An in-depth examination of the ways in which the U.S. Vietnam War impacts and disrupts the lives of people in a small industrial town in Pennsylvania.
At the start of The Deer Hunter, we hear a beautiful melody that sounds too content, too happy, and too sweet to possibly be the theme to a film about the horrors of the Vietnam War. However, the film only briefly touches on the horrors of Vietnam. It focuses on the effect that war has on those who fight in it and those who remain at home, and how those relationship dynamics change. By the end of the film, you realize that the theme to The Deer Hunter is melancholic, and that it perfectly set the tone for the film.
Director Michael Cimino and Cinematographer Vilmos Zsigmond did a phenomenal job at capturing Steel Town America. I mean, I would know, I grew up in near a steel town. In fact, I grew up near one of the steel towns that were used as Clairton, Pennsylvania: Youngstown, Ohio. Apparently, the fact that Cimino filmed parts of The Deer Hunter in Youngstown was something that I knew but somehow forgot. So, imagine my surprise when I’m watching the film going “Huh, they captured the Midwest steel town really well. Why does that all look familiar?”
Speaking of Zsigmond’s cinematography, he did a phenomenal job with the entire film. He captured the town perfectly. He captured the mountains beautifully. And, he perfectly showcased Vietnam. The entire film is gorgeous, even the brutally violent segments.
The acting in this film is top notch, particularly Robert DeNiro and Christopher Walken. Each actor gives genuine performances. I was blown away by Walken’s performance in this film because when I think of Walken, I don’t necessarily associate him with serious roles, which is a result of the roles that he’s chosen in my own lifetime. But, his performance as Nick, a man who suffers from stress-induced amnesia as a result of the trauma he has gone through, is heartbreaking. DeNiro plays the main character of Michael, who seemingly returns from the war in better shape than his two friends. The trauma that he’s experienced just manifests itself in a different way, is all.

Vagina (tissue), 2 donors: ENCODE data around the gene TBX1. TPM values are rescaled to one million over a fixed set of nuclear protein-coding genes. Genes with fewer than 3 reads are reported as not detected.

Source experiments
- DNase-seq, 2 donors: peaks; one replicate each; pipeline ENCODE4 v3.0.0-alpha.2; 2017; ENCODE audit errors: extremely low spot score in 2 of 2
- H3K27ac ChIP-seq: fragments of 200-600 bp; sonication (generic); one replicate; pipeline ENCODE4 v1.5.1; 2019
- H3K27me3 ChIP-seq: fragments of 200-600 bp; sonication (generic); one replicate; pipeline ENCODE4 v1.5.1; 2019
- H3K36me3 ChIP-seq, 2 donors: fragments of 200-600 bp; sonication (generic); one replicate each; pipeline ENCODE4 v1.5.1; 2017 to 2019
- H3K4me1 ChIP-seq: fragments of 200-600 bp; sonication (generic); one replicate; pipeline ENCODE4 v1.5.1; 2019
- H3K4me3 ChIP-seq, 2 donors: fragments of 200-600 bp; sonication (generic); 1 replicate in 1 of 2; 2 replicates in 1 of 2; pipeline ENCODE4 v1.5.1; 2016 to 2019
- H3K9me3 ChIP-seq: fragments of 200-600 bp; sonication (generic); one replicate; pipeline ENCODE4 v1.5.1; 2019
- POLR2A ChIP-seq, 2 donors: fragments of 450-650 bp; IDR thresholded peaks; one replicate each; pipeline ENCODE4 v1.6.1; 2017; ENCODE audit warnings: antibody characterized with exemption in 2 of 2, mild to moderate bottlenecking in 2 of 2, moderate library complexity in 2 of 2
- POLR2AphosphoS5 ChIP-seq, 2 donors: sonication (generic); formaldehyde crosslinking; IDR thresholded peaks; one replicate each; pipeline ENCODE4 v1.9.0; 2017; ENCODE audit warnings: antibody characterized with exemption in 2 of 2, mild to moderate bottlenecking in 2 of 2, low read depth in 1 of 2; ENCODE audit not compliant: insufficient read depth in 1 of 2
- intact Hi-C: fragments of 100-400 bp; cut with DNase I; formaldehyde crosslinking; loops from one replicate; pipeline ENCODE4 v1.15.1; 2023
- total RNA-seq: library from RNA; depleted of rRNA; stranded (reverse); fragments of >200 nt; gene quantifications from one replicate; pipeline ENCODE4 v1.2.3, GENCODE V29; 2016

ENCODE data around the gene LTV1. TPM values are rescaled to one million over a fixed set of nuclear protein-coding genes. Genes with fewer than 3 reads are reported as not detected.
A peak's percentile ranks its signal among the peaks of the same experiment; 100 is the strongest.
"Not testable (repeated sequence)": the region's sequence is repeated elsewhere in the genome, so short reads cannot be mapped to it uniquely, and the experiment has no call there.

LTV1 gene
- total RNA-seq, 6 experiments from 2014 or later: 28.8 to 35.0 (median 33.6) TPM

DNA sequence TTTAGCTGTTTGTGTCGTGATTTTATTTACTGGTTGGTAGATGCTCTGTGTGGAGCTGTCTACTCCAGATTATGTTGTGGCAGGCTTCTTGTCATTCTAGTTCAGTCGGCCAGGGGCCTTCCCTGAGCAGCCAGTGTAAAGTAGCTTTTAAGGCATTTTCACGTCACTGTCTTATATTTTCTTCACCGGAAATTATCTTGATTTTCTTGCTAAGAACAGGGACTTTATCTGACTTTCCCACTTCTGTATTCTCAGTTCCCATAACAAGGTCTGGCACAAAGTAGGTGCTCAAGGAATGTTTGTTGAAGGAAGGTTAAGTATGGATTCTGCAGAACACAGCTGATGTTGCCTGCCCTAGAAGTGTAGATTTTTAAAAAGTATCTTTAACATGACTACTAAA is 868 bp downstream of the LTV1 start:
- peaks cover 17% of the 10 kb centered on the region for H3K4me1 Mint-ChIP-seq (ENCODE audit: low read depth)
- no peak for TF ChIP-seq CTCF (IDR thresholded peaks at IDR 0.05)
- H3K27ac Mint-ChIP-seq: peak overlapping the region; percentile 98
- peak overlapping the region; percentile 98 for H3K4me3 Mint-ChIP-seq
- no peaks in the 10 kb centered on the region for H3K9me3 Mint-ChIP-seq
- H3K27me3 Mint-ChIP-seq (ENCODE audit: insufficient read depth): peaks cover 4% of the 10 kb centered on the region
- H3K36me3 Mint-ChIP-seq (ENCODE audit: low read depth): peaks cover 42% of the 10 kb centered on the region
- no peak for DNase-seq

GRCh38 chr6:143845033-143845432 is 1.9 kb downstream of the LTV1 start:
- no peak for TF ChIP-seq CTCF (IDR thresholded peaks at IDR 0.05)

The Russian Roulette scenes in this film were some of the best ways to build suspense that I have ever seen. There’s no music in any of the scenes. It’s just the noises of the men yelling and the outside world. That lack of music makes an already suspenseful “game” that much tenser.
The last thing I want to touch on about The Deer Hunter is the fact that it is not particularly important that this film take place during the Vietnam War. This story could take place during any war, and it wouldn’t be changed all that much. The Deer Hunter is a story about PTSD. It’s a story about the loved ones left at home and how they cope. It’s a story about how the human brain finds different ways to cope with one of the worst things a person can ever go through.
Although, the irony of the group of friends singing “God Bless America” at the aftermath of Nick’s funeral, his death being caused by the trauma he suffered from a war that he and his country shouldn’t have been fighting in, is not lost on me.